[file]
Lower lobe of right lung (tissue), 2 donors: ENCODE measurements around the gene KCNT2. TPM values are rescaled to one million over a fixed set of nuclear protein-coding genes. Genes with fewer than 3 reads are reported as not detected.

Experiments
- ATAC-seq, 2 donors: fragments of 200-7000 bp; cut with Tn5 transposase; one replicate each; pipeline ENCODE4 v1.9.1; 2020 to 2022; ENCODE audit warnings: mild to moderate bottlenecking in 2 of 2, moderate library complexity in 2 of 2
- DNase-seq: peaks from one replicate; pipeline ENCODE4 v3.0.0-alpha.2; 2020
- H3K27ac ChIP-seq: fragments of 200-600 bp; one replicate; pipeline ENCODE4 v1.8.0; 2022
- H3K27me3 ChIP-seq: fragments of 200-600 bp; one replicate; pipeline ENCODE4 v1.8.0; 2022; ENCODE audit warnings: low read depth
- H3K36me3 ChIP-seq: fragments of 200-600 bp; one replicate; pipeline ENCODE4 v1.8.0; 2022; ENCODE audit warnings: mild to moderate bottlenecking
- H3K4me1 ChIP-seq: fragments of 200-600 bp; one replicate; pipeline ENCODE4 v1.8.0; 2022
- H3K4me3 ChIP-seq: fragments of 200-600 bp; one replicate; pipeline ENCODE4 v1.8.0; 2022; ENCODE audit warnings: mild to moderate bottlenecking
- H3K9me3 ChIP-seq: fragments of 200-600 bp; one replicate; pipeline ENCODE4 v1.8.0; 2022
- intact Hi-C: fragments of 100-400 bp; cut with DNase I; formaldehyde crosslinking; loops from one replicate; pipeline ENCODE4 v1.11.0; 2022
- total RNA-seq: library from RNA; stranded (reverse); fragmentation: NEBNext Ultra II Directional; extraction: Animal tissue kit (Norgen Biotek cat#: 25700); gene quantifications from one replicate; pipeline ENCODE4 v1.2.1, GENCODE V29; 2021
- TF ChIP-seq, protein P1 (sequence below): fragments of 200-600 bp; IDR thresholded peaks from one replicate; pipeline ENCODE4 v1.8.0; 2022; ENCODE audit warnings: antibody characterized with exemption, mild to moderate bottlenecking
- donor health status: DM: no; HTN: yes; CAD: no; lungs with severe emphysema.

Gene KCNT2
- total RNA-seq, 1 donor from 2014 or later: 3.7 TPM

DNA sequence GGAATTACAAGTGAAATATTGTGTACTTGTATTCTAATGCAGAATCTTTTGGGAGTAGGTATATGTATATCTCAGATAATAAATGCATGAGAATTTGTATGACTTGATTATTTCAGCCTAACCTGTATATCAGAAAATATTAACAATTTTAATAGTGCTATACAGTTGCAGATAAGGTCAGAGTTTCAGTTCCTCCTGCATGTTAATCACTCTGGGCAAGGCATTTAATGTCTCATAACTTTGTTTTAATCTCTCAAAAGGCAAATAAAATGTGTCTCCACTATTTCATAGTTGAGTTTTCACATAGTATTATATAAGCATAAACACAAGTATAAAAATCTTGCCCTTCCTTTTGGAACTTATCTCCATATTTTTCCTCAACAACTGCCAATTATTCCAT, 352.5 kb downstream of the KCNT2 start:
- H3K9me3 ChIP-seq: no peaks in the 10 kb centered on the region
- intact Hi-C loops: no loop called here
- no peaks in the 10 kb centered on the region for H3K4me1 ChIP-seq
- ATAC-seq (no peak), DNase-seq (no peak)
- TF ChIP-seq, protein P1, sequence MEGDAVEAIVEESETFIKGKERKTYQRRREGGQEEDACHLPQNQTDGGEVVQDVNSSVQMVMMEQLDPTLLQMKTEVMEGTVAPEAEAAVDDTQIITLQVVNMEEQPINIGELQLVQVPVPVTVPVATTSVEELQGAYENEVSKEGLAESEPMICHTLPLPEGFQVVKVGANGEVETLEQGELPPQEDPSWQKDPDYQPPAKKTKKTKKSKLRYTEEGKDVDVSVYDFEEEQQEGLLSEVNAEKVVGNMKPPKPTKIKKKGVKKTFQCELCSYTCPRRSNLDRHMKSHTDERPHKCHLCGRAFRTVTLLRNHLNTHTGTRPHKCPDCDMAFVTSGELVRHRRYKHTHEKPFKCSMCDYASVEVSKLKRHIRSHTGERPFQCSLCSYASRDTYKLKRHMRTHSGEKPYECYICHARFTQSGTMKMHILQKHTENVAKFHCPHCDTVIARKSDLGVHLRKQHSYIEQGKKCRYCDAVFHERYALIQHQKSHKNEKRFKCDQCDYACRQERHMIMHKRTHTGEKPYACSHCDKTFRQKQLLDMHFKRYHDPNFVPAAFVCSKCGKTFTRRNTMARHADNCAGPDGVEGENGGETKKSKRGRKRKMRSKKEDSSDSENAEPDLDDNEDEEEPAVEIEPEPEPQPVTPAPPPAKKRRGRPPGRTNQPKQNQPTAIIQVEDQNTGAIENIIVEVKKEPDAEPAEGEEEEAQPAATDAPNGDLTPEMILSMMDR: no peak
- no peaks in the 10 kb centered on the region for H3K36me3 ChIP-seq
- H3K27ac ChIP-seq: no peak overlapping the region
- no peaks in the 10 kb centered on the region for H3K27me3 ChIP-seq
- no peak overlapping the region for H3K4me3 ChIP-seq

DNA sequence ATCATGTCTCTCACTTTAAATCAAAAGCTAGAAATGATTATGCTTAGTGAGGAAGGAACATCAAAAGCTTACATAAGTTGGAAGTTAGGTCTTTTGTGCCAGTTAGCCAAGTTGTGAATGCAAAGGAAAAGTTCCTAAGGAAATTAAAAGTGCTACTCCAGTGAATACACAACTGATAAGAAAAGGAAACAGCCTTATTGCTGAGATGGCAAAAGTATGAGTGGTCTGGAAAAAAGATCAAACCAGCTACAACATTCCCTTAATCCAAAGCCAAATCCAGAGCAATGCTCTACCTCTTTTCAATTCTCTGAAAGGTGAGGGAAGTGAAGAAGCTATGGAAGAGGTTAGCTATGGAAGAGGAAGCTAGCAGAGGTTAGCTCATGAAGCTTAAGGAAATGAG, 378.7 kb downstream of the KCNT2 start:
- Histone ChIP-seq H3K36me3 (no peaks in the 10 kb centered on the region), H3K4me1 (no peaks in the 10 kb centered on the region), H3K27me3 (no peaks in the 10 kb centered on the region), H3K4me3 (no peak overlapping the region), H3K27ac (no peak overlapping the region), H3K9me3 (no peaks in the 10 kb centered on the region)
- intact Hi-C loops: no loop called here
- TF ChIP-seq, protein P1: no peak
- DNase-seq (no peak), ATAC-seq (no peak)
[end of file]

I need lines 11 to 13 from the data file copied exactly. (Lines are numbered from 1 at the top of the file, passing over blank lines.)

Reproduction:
- intact Hi-C: fragments of 100-400 bp; cut with DNase I; formaldehyde crosslinking; loops from one replicate; pipeline ENCODE4 v1.11.0; 2022
- total RNA-seq: library from RNA; stranded (reverse); fragmentation: NEBNext Ultra II Directional; extraction: Animal tissue kit (Norgen Biotek cat#: 25700); gene quantifications from one replicate; pipeline ENCODE4 v1.2.1, GENCODE V29; 2021
- TF ChIP-seq, protein P1 (sequence below): fragments of 200-600 bp; IDR thresholded peaks from one replicate; pipeline ENCODE4 v1.8.0; 2022; ENCODE audit warnings: antibody characterized with exemption, mild to moderate bottlenecking